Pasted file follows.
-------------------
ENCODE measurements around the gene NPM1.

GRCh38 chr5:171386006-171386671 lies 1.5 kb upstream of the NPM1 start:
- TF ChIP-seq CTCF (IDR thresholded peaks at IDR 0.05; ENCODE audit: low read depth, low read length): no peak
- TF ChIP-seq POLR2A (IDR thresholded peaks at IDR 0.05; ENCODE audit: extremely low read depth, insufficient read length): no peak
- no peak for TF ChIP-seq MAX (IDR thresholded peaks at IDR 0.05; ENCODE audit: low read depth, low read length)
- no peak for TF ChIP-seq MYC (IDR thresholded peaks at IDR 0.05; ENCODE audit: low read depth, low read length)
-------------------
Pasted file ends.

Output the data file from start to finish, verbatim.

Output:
ENCODE measurements around the gene NPM1.

GRCh38 chr5:171386006-171386671 lies 1.5 kb upstream of the NPM1 start:
- TF ChIP-seq CTCF (IDR thresholded peaks at IDR 0.05; ENCODE audit: low read depth, low read length): no peak
- TF ChIP-seq POLR2A (IDR thresholded peaks at IDR 0.05; ENCODE audit: extremely low read depth, insufficient read length): no peak
- no peak for TF ChIP-seq MAX (IDR thresholded peaks at IDR 0.05; ENCODE audit: low read depth, low read length)
- no peak for TF ChIP-seq MYC (IDR thresholded peaks at IDR 0.05; ENCODE audit: low read depth, low read length)